An education in aid
We can put international development into the heart of every classroom, writes Alex Ross-Shaw
International development will always be one of the cornerstones of any list of achievements for the last Labour government. The creation of a dedicated department signalled our intent, investment tripled, and we earned a global reputation as one of the best, most transparent and cost-effective donors in the world.
The incessant trashing of our record by the Tories has helped foment a general hostility towards international development, despite their stated commitment to retaining the target of spending 0.7 per cent of UK gross national income on this area. They have made their own struggle to win support for protecting this budget harder. But it also poses problems for Labour as we seek to rebuild our reputation as safe custodians of taxpayers’ money.
How do we make the case for international development in an era of spending cuts? One way could be to bring international development into our schools through micro-financing initiatives chosen by pupils.
Micro-financing is a financial service aimed at low-income individuals or small businesses that may not normally have access to such services. Lend With Care is one such scheme operated by Care International and the Cooperative that facilitates £15 loans from the public to the developing world. Another scheme, Kiva, has facilitated over $300m in loans since 2005.
If the Department for International Development, partnered with Lend With Care, set up an account for every primary school classroom in the UK it would cost £4m for each class to provide a loan, just 0.06 per cent of the annual DfiD budget of £6.7bn. Approximately two to three per cent of the loans made through micro-financing projects such as Lend With Care default, so to cover these costs there would be an additional annual spend of £118,800.
The process would be simple, transparent and gain high visibility at little cost. The scheme need not be bureaucratic, with accounts created by teachers and administered by Lend With Care, and it would involve the public in the decision-making process in a more sensible way than the Conservatives’ MyAid idea that conjured up images of life-or-death policies decided by public vote. If successful, the scheme could be expanded to high schools and remain a small part of the DfiD budget without jeopardising Britain’s other commitments.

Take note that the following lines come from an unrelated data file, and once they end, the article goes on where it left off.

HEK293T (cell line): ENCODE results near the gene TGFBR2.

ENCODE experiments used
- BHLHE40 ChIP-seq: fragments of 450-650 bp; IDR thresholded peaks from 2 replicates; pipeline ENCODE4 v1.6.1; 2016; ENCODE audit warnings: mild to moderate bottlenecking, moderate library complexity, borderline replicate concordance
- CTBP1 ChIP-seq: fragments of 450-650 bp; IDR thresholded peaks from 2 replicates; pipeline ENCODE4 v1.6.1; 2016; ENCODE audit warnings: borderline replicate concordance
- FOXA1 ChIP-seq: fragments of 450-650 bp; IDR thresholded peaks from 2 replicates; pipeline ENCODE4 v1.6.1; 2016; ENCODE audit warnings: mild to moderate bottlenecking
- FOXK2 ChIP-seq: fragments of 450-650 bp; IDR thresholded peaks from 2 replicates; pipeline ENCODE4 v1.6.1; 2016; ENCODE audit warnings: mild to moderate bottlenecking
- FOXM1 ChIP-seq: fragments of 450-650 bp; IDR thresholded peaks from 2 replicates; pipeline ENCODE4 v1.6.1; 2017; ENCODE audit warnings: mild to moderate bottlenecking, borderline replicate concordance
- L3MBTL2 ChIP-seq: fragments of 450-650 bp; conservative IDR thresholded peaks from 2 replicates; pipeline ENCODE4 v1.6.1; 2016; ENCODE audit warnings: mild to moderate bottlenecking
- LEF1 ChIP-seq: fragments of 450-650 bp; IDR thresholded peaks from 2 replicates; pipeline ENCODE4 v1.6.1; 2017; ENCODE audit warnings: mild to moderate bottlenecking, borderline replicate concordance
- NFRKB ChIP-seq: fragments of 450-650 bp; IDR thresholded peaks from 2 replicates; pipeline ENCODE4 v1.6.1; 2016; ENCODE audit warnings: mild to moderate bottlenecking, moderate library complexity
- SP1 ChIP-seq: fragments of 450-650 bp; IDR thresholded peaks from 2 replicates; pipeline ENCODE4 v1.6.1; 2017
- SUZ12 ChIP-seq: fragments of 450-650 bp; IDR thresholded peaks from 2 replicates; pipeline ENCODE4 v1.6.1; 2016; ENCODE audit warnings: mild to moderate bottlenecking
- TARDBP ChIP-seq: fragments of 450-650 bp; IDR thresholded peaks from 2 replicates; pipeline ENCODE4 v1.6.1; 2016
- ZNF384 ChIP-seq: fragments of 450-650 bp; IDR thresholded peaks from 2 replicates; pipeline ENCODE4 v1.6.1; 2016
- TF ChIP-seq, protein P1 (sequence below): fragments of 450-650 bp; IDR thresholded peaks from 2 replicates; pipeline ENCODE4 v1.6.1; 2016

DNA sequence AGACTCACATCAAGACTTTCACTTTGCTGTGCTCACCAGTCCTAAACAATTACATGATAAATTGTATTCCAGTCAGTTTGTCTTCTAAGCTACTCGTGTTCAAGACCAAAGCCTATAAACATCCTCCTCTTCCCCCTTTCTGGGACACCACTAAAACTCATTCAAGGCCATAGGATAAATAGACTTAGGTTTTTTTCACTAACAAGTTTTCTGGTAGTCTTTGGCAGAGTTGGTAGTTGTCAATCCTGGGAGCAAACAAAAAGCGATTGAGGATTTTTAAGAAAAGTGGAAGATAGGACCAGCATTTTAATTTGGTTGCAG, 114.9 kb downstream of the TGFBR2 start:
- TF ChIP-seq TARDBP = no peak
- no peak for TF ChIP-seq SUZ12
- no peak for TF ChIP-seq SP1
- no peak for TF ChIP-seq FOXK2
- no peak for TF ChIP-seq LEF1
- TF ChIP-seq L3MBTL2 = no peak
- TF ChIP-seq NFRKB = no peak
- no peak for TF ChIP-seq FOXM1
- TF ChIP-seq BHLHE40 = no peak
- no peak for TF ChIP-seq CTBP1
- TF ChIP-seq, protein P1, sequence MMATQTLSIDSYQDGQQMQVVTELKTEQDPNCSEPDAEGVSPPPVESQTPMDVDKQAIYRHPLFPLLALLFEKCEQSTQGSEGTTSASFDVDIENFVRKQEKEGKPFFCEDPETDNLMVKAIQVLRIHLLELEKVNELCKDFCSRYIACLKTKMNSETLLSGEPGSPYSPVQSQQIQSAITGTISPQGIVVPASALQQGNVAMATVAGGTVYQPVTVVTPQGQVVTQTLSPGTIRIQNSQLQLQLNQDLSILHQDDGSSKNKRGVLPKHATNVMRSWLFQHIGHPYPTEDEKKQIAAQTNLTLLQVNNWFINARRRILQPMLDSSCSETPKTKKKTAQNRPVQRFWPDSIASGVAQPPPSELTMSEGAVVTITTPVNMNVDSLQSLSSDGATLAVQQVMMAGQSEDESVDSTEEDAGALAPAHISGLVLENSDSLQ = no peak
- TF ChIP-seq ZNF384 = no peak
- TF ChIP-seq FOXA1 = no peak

Importantly, Lend With Care could serve as an invaluable classroom tool, potentially allowing children to communicate with their borrowers, showing them the reality of life in the rest of the world and defining international development as helping people help themselves, rather than media-defined ‘hand-outs’.
It is important to acknowledge the ongoing debate about the effectiveness of micro-financing. The Economist found that while the short-term effects were overstated it does give the entrepreneurial poor access to credit they might not otherwise have, suggesting positive longer-term effects as their businesses grow at a faster rate.
Although derided by some, slogans such as ‘a hand-up, not a hand-out’ were so effective because they chimed precisely with public opinion on how government money should be spent. In an era of spending cuts aligning international development with such a mantra would be no bad thing.
Alex Ross-Shaw is a Labour councillor in Bradford
DfID, education, international development, schools, UK aid